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1029461 Posts in 69173 Topics- by 17517 Members - Latest Member: schmogue
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1  Practice Break / Purely Politics / Re: Brits opt out of the European Union on: Today at 04:34 AM
Can you explain that?

2  Practice Break / Purely Politics / Antonin Who? Texas anti-abortion law goes down in flames. on: Yesterday at 07:42 AM
THe SCOTUS took a solid stance in support of a woman's right to choose what is right for her own personal medical needs by striking down a bogus Texas attempt to limit access to safe and legal abortion.

3  Practice Break / Purely Politics / Re: Wake Up, America: Take 3 on: Yesterday at 05:28 AM
What do you know about that?  Evil

Any American who moves about in our society is exposed to that reality on a daily basis. Especially if one participates in social media.
4  Practice Break / Purely Politics / Re: Wake Up, America: Take 3 on: Jun 26, 2016, 02:24PM

As to your previous comment about compassion I think being compassionate is a key part of being a Christian.

Seola Creek

Not in a whole lot of American churches it isn't.
5  Practice Break / Purely Politics / Re: Brits opt out of the European Union on: Jun 26, 2016, 02:22PM
That is beautiful! And, dead, spot on. However this moves forward it is going to be ugly. A perfect example of what happens when stupid wins. I hope AMericans are smart enough to see this, but I won't be holding my breath.

Interesting analysis about the Machiavellian UK politics of it from a commenter at The Guardian, predicting that Brexit will be impossible.

6  Practice Break / Purely Politics / Re: Wake Up, America: Take 3 on: Jun 26, 2016, 05:53AM
Sharia Law CANNOT be instituted in the USA until the Constitution is completely abrogated. It is incompatible with the tenets set forth in the Constitution. As Bruce said, it CAN be used in conflict resolution withing the Muslim community, in their Mosques, so long as the participants agree to it, but it would have NO legal standing in a US Court of Law. THe small-minded fear of Sharia is a smoke screen which allows an unreasoned rationalization for hate and bigotry.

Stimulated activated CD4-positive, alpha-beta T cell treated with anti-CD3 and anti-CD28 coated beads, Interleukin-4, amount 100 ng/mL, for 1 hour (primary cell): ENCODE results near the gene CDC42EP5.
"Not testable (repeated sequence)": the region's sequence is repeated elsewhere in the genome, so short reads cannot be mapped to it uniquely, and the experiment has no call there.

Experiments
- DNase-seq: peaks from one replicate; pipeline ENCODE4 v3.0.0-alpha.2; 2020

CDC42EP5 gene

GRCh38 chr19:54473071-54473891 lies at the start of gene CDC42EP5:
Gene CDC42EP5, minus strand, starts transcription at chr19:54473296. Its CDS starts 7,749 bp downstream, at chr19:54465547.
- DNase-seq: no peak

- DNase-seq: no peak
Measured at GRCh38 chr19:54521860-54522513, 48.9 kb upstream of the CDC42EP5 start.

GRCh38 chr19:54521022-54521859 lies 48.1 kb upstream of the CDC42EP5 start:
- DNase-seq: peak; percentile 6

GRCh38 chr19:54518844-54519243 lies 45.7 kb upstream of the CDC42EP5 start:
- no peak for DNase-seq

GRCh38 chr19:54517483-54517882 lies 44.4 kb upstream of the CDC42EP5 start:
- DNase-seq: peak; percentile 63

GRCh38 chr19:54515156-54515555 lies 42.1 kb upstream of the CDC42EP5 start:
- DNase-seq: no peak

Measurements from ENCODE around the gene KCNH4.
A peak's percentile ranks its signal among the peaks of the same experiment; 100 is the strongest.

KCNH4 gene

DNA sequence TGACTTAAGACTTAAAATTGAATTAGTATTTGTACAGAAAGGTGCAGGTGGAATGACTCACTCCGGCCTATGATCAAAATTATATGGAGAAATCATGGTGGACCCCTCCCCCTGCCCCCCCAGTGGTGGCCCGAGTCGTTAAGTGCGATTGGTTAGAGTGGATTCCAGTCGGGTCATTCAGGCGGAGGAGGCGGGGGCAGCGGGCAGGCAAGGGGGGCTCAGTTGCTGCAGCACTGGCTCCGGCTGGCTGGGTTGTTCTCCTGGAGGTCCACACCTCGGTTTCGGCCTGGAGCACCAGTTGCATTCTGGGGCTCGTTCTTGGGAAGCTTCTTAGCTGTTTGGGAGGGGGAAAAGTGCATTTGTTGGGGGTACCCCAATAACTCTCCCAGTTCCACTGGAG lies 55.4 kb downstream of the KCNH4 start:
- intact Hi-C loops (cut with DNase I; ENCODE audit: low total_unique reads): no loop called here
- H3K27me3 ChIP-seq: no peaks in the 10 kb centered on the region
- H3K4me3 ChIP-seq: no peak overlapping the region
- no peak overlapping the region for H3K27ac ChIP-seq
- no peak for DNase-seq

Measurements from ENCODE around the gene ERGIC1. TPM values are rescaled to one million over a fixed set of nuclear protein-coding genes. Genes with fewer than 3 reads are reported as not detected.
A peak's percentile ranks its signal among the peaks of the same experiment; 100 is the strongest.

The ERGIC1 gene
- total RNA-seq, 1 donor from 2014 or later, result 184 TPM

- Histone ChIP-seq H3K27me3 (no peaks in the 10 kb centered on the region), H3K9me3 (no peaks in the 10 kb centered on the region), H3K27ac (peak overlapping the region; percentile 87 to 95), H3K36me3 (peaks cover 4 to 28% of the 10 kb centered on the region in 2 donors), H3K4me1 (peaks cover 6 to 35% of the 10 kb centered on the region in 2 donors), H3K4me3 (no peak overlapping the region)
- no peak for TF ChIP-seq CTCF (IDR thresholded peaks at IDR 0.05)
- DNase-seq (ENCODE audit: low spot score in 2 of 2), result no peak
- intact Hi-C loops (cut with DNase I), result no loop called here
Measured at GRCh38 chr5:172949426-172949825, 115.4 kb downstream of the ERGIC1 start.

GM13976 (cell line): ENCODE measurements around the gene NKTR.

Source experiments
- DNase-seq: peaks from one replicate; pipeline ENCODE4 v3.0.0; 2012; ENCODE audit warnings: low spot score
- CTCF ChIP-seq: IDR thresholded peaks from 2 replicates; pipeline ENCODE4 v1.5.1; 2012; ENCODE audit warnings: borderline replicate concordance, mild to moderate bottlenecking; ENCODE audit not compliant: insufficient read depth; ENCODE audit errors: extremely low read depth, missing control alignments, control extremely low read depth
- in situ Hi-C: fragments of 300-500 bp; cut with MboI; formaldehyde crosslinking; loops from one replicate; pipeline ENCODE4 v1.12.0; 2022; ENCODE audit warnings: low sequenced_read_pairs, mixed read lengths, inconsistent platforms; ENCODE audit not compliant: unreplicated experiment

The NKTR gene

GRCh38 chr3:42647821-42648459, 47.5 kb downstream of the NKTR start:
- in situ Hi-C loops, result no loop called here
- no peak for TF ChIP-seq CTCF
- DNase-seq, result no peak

7  Practice Break / Purely Politics / Re: Brits opt out of the European Union on: Jun 26, 2016, 05:46AM
You may find this article by John Pilsner (one of the last real journalists) iluminating on why Britain voted the way it did!


Interesting article. IT hits on some basic truths..."A nineteenth century contempt for countries and peoples, depending on their degree of colonial usefulness, remains a centrepiece of modern "globalisation", with its perverse socialism for the rich and capitalism for the poor: its freedom for capital and denial of freedom to labour; its perfidious politicians and politicised civil servants." Sadly, those being offered as the alternative, Trump over here, are NOT offering any real answers or alternatives that will change this narrative. THey are offering scape-goating and a doubling down on the austerity and tax give aways to the rich that have us in the place we find ourselves.
8  Practice Break / Purely Politics / Re: Brits opt out of the European Union on: Jun 25, 2016, 07:52PM

I rather like Badger's viewpoints. I am very much against globalism. I say that after having worked in export business for Britain, America and Australia for most of my working life. I don't even believe in free trade agreements. I believe a country should protect its own industries and insist on majority ownership of companies by its own nationals.

I don't emotionally disagree with these sentiments, but I intellectually recognize the futility of them. One might just as well say "I am against the rising of the tide." Globalism is a done deal at this point.

It's not a "free market" economy any more.  Hasn't been since World War II.  Reagan may have claimed to be in favor of it, but the giant Internationals can walk around his policies (or anybody else's) with impunity.

We don't have the United States of America, United States of Mexico, or European Cooperative Market.  We are heading toward the United States of Exxon-Mobil, the United States of Siemens, the United States of Dupont-Dow, etc.

True Dat. THere is no such thing, and never has been, as a free market. Somebody ALWAYS makes the rules by which any market operates. Unless the great swath of mankind wakes the frak up and takes control we are going to, by default, be "governed" by bankers and corporations. We are FAR down that road now.
9  Practice Break / Purely Politics / Re: Brits opt out of the European Union on: Jun 25, 2016, 05:48AM
It is not a complete fallacy, but an expectation that may or may not be realistic.